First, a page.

4 minutes reading time Vietnam
While in Hanoi, or anywhere else in Vietnam, you do not want to miss the best bowl of noodles in the world. Pho, at face value, is a simple soup similar to noodle soups found all over Asia: a clear broth with rice noodles and shallots, meat placed on top (usually beef or chicken), and a few herbs on the side. But once you taste that first spoonful of broth, you’ll realize there so much more going on. You’ll taste years of intermingled history, hours of simmering spices, flavors previously undiscovered on your tongue.
The incredible broth is simmered for hours with bones, charred onions and charred ginger, and an impressive mix of spices: sticks of cinnamon, star anise, clove, cardamom, coriander seeds, and fennel seeds. The bowl is then prepared with a pile of rice noodles and thin slices of raw beef. Next, the strained broth is poured over everything, cooking the beef.
The history of pho is as complex as the broth itself, with no clear evidence of its origins. Initially gaining popularity around the late 1800s to the turn of the century, some say it came from the French colonizers and their beef stew, pot-au-feu. Others believe it originated from a Chinese noodle soup imported to Hanoi with Cantonese immigrants. And then there are those who believe that regardless of the name, some form of the soup has always been around in a village called Van Cu, around 60 miles southeast of Hanoi.
Either way, the use of beef in the soup is almost guaranteed to come from the French because prior to colonization, the Vietnamese did not typically eat beef, using cows for physical labor. Once the French arrived, butchers began prepping beef for food consumption and others looked for ways to use the excess bones. This led to beef broth being the most common base for street vendors and shops selling pho.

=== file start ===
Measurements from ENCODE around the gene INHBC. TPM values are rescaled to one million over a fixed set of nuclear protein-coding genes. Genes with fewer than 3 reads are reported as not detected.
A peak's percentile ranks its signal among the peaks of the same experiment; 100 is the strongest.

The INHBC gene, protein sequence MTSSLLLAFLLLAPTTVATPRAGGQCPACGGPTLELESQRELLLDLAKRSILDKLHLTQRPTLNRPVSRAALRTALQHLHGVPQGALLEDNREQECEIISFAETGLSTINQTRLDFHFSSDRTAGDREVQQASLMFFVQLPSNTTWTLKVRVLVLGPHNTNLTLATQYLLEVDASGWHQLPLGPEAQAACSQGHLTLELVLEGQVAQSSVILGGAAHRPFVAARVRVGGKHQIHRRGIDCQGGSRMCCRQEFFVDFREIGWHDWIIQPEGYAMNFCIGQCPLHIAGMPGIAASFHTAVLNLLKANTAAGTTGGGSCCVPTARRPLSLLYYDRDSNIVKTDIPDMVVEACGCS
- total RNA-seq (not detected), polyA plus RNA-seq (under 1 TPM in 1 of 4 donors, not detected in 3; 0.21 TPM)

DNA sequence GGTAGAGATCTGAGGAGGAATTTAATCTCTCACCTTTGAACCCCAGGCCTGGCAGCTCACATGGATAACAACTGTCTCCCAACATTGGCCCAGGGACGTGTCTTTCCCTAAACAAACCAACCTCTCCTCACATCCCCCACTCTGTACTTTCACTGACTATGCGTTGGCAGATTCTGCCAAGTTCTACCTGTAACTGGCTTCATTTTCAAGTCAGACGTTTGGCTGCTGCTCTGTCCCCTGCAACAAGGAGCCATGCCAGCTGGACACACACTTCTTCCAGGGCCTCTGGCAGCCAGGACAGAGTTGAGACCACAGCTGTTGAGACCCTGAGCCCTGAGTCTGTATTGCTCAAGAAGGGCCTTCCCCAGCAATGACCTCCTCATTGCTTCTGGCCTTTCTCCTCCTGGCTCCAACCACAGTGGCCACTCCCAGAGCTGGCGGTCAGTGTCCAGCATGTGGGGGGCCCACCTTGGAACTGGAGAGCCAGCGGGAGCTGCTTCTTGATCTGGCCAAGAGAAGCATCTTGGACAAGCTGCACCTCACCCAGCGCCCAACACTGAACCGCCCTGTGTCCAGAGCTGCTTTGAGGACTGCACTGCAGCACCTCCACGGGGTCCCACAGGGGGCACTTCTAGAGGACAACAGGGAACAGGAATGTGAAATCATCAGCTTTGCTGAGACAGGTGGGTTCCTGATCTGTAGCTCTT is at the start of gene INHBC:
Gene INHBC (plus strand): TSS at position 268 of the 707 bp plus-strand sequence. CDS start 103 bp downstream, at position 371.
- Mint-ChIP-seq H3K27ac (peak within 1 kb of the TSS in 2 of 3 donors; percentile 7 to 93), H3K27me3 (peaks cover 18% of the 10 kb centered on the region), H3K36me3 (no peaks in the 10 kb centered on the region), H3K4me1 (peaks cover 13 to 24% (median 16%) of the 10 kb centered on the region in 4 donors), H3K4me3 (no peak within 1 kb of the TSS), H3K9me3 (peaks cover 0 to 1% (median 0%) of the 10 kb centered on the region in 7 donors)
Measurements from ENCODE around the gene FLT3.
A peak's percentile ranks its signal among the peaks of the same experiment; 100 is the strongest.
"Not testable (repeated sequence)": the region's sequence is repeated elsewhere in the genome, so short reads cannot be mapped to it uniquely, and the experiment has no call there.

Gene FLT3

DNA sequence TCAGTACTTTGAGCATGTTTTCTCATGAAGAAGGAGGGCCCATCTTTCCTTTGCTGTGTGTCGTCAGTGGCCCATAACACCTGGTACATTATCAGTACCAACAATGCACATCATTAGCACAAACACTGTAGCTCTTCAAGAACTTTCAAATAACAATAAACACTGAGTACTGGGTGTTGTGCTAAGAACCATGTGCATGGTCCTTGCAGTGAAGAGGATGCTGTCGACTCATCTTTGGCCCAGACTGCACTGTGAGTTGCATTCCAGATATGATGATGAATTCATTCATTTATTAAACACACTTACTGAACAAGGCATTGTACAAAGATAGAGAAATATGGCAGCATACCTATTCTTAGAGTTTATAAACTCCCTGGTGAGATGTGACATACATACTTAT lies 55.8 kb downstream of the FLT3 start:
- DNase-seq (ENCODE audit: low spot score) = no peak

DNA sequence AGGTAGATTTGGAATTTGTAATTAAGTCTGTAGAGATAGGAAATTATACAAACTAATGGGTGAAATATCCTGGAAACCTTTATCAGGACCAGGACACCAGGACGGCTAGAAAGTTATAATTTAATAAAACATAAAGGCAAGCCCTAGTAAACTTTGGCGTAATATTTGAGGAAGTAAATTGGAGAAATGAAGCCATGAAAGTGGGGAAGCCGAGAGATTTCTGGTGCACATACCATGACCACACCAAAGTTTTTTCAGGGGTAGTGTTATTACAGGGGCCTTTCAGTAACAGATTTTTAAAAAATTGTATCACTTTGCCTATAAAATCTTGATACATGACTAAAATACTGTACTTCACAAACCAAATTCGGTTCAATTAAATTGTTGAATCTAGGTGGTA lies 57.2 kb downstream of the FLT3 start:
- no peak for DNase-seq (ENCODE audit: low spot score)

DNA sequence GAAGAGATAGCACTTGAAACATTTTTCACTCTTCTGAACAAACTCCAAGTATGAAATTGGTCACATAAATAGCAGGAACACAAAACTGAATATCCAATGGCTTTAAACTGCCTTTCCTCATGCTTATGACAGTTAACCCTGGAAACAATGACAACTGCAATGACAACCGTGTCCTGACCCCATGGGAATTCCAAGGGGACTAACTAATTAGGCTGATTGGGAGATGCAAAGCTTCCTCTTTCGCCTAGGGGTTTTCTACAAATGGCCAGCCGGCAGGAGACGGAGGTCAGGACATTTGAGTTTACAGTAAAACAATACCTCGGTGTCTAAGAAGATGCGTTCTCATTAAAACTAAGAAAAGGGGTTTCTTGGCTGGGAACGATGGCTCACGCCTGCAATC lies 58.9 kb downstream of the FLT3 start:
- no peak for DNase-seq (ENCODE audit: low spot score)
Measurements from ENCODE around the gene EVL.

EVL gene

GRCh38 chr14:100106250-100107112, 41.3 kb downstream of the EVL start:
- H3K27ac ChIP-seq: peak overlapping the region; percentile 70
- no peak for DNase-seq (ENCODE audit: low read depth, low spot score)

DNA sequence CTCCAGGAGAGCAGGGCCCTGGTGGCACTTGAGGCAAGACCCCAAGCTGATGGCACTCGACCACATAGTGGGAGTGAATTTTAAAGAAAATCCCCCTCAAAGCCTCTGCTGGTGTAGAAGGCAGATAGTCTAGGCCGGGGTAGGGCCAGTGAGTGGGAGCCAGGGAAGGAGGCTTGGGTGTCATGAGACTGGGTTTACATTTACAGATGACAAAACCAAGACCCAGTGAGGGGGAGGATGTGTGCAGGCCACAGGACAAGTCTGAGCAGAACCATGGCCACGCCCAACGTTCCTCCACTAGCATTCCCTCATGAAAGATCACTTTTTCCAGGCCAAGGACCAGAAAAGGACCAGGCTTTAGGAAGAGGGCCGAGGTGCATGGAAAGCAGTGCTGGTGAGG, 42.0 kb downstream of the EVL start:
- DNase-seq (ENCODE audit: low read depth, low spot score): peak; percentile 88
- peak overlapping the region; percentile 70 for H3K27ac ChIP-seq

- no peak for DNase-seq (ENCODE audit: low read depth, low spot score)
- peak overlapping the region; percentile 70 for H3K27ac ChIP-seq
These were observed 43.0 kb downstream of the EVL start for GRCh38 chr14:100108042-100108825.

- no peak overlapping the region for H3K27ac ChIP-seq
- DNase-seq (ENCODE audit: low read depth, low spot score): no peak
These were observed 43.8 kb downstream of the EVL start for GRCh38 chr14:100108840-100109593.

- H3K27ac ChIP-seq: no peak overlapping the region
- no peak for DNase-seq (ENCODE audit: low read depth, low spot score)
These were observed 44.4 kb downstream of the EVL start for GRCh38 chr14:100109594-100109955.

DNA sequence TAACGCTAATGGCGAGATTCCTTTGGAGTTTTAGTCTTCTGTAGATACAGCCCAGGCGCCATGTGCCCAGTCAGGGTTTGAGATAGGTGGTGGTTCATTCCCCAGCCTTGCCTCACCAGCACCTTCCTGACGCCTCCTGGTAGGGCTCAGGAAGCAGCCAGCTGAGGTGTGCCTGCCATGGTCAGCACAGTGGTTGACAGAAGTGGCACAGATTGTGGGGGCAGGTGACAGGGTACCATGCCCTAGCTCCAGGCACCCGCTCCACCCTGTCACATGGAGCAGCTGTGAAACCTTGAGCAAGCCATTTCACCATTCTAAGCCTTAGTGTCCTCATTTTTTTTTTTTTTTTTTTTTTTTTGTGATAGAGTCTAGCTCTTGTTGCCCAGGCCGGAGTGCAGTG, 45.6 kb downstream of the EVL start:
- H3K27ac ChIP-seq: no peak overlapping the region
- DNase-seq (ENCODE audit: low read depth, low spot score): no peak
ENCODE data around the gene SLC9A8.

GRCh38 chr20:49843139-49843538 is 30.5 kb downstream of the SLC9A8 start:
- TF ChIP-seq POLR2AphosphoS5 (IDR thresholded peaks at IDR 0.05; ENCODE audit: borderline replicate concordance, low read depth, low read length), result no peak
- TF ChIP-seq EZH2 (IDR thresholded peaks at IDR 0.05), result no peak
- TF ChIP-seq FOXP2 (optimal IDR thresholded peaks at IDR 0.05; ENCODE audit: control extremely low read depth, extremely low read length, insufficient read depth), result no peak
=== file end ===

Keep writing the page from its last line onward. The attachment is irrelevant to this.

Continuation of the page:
After the splitting of Vietnam in 1954, many North Vietnamese moved south to live in and around Saigon. With them came the desire for pho, leading to the soup growing in popularity in the south. But with new regions came new variations. South Vietnamese chefs made a broth slightly sweeter and offered more varieties of toppings and sauces to add once served. This version of pho is what you’ll find more often around the world because of the number of South Vietnamese immigrants after the end of the Vietnam War, bringing pho to the shores of the United States, Canada, and Europe.
Suggesting pho for every meal of the day might sound wild, and not everybody’s going to want to do it, but what an experience. The different locations serving at certain times will force you to head into certain neighborhoods. You’ll then quickly learn the taste of the different variations.
Breakfast pho is a simpler broth with strong hints of cinnamon. Lunch might be a quick bowl at a street vendor, chicken broth this time for a lighter meal. For dinner, the highest quality rare beef with lovely chunks of fat that are so buttery they just melt in your mouth. This particular bowl is asking for south Vietnam’s array of toppings: chilis, basil, lime, hoisin sauce, and maybe some Sriracha.
If you still can’t get enough pho, there’s a fun cocktail bar on the north side of Hanoi called the Unicorn Pub. They specialize in unique cocktails based on the flavors and experiences of Hanoi. Their most popular? The Pho Cocktail. Sit at the bar to watch them create this incredible drink, pouring the inflamed liquor through a 3-level contraption of spices they built specifically for this cocktail. It’s a sight and a taste worth experiencing!
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